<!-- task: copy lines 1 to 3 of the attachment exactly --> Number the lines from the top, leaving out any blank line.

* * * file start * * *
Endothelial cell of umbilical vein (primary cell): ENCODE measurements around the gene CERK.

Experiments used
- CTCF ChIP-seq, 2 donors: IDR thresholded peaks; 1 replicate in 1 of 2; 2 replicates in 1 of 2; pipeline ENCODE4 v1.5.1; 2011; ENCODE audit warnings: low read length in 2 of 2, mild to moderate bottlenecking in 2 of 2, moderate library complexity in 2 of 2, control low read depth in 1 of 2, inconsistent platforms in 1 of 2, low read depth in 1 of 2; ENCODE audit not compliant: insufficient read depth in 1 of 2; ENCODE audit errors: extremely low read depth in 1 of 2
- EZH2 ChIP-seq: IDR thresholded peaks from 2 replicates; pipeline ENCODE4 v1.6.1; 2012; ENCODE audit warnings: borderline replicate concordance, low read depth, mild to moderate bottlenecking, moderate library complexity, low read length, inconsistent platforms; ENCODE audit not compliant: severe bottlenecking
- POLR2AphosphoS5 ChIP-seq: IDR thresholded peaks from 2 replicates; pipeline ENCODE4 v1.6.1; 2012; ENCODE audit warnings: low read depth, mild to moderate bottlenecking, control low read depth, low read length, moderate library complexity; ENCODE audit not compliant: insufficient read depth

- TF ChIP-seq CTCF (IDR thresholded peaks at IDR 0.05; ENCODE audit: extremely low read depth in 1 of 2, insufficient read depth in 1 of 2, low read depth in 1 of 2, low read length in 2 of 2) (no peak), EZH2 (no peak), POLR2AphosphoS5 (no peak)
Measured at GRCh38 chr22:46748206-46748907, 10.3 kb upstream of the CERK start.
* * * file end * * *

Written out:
Endothelial cell of umbilical vein (primary cell): ENCODE measurements around the gene CERK.

Experiments used
- CTCF ChIP-seq, 2 donors: IDR thresholded peaks; 1 replicate in 1 of 2; 2 replicates in 1 of 2; pipeline ENCODE4 v1.5.1; 2011; ENCODE audit warnings: low read length in 2 of 2, mild to moderate bottlenecking in 2 of 2, moderate library complexity in 2 of 2, control low read depth in 1 of 2, inconsistent platforms in 1 of 2, low read depth in 1 of 2; ENCODE audit not compliant: insufficient read depth in 1 of 2; ENCODE audit errors: extremely low read depth in 1 of 2